Top aide sparks backlash by preemptively declaring Newsom winner of recall election

Democratic California Gov. Gavin Newsom faced a recall election this week, though his party’s dominance in the state meant that any effort to unseat him would face long odds.

Although Democratic officials and many in the mainstream media downplayed Republican concerns about possible election fraud, one comment from a top Newsom aide only fueled such skepticism.

“Not enough”

According to Fox News, campaign strategist Sean Clegg said on Monday that the governor already had the following day’s election in the bag.

“I don’t see a scenario where we’re not talking about a victory for the governor and a complete rejection of this appalling partisan power grab,” he said.

Citing polls and projections, Clegg insisted that Newsom’s campaign was “performing so well we might reach a point where there’s not enough Republican vote[s] left on the table for them to overtake us.”

Although he acknowledged that the governor had not yet reached that threshold, his remarks struck some Newsom critics as a tacit admission that the results were already determined and Tuesday’s vote was a mere formality.

For his part, former President Donald Trump weighed in to share his concerns about a potentially “rigged” election.

“Intimidation while voting”

Larry Elder, who emerged as Newsom’s top GOP rival in the recall election, had similar misgivings, predicting ahead of Election Day that he expected there to be some “shenanigans” on display at the polls. His campaign website asserted that voter fraud played a role in the election results even before votes had been tallied, later backing off from that language in favor of urging Californians to report any instances of “irregularities, interference, or intimidation while voting.”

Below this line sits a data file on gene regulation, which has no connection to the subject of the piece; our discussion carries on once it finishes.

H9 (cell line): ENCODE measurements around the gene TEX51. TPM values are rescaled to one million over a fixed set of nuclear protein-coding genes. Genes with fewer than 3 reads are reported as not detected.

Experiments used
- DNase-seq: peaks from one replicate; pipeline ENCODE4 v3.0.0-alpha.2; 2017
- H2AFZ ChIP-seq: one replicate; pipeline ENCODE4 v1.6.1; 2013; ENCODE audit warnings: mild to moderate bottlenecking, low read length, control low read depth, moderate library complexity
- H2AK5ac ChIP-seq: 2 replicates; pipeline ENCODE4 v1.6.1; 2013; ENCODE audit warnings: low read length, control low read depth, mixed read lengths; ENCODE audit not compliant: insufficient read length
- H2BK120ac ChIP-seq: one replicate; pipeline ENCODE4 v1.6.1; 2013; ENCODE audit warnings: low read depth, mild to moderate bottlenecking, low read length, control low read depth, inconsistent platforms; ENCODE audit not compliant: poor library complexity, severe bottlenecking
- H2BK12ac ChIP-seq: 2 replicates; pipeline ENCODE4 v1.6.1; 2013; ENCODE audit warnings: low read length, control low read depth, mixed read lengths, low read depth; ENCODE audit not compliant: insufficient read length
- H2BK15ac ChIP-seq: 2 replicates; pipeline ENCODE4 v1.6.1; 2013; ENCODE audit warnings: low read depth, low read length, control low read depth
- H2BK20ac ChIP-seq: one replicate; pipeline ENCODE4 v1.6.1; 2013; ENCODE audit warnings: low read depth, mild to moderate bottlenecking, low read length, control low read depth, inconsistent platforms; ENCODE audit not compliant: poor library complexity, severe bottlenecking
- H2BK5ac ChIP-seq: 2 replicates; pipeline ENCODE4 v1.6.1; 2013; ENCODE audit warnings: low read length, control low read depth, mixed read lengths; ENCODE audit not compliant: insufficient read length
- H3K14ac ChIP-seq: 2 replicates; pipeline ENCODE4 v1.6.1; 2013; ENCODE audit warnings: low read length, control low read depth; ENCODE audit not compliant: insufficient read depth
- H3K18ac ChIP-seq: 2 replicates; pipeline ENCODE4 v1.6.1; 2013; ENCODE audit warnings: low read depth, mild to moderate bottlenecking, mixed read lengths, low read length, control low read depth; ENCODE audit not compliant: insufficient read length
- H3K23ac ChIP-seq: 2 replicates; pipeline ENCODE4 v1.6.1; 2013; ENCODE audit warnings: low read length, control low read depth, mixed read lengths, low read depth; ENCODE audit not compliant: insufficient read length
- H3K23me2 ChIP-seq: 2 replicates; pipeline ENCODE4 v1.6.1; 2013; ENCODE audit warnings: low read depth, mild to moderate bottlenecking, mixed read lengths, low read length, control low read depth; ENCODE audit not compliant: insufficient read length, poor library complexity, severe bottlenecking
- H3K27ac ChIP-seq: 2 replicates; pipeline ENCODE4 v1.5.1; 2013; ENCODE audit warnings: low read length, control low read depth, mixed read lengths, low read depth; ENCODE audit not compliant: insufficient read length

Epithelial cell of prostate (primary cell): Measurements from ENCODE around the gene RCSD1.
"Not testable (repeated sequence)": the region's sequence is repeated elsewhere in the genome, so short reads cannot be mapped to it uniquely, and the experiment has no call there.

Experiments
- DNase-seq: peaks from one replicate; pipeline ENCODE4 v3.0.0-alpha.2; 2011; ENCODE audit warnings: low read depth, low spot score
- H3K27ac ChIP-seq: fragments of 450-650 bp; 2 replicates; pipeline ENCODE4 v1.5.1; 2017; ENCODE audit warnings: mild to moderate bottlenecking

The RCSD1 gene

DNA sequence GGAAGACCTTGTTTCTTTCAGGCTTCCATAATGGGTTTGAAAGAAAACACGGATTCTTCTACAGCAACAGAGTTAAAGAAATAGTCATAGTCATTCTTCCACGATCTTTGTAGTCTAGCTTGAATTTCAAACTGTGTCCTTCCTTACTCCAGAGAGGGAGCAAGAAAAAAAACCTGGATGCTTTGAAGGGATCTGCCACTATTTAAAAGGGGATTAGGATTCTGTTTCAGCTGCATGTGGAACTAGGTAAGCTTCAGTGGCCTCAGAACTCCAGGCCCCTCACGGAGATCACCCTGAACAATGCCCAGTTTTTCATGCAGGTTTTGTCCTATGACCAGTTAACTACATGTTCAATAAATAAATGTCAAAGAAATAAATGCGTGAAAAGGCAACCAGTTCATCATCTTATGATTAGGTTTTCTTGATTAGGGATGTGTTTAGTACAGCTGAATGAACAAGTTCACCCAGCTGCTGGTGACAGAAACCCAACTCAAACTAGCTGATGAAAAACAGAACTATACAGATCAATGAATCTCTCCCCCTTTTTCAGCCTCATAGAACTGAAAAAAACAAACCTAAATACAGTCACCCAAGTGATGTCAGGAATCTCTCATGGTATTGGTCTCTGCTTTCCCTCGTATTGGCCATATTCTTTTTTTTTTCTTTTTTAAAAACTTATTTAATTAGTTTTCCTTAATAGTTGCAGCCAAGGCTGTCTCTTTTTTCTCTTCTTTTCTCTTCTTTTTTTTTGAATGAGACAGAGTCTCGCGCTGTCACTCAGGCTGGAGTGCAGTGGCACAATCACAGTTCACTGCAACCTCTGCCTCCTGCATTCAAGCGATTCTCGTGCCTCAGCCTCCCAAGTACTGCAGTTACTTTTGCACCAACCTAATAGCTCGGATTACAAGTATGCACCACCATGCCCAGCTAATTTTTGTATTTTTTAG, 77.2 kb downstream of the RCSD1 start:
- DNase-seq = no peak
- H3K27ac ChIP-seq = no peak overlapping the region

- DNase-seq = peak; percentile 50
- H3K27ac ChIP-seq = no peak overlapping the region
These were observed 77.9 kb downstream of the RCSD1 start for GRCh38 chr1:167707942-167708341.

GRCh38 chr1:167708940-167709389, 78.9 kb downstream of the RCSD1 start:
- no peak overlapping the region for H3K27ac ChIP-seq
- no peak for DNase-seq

Harmeet Dhillon of the state’s Republican National Committee echoed those sentiments, specifically raising questions about millions of absentee ballots used in the recall election. She vowed to investigate the results and go to court if everything does not add up in the end.

As of Monday, more than 8.5 million of the 22.3 million mail-in ballots distributed had been returned.

With roughly 70% of the expected vote counted on Wednesday, officials determined that Newsom survived the recall attempt by a margin of about 64% to 36%, according to NBC News.

As for whether that result is evidence of the overwhelming Democratic majority in California or aforementioned “shenanigans” will be a question for Dhillon and others to answer.

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